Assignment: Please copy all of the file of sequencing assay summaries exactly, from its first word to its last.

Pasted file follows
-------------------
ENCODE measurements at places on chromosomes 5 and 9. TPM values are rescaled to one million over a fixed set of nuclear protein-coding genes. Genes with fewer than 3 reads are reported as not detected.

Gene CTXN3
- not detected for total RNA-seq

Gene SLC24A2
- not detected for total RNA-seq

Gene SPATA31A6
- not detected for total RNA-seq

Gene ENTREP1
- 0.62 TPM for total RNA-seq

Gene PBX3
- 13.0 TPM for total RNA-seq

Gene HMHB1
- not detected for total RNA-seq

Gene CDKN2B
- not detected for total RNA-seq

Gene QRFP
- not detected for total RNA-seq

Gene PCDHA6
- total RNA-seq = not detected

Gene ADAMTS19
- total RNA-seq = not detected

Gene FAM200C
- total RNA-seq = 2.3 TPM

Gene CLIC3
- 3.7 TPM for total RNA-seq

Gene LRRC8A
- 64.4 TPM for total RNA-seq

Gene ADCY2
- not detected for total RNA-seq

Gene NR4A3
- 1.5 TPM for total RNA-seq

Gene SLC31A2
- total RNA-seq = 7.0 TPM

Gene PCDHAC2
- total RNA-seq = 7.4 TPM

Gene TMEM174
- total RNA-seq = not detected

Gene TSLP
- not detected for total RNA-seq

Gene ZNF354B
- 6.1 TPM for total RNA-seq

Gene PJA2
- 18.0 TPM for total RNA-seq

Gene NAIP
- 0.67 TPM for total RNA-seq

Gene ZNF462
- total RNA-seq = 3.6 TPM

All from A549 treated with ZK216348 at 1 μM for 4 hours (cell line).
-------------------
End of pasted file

ENCODE measurements at places on chromosomes 5 and 9. TPM values are rescaled to one million over a fixed set of nuclear protein-coding genes. Genes with fewer than 3 reads are reported as not detected.

Gene CTXN3
- not detected for total RNA-seq

Gene SLC24A2
- not detected for total RNA-seq

Gene SPATA31A6
- not detected for total RNA-seq

Gene ENTREP1
- 0.62 TPM for total RNA-seq

Gene PBX3
- 13.0 TPM for total RNA-seq

Gene HMHB1
- not detected for total RNA-seq

Gene CDKN2B
- not detected for total RNA-seq

Gene QRFP
- not detected for total RNA-seq

Gene PCDHA6
- total RNA-seq = not detected

Gene ADAMTS19
- total RNA-seq = not detected

Gene FAM200C
- total RNA-seq = 2.3 TPM

Gene CLIC3
- 3.7 TPM for total RNA-seq

Gene LRRC8A
- 64.4 TPM for total RNA-seq

Gene ADCY2
- not detected for total RNA-seq

Gene NR4A3
- 1.5 TPM for total RNA-seq

Gene SLC31A2
- total RNA-seq = 7.0 TPM

Gene PCDHAC2
- total RNA-seq = 7.4 TPM

Gene TMEM174
- total RNA-seq = not detected

Gene TSLP
- not detected for total RNA-seq

Gene ZNF354B
- 6.1 TPM for total RNA-seq

Gene PJA2
- 18.0 TPM for total RNA-seq

Gene NAIP
- 0.67 TPM for total RNA-seq

Gene ZNF462
- total RNA-seq = 3.6 TPM

All from A549 treated with ZK216348 at 1 μM for 4 hours (cell line).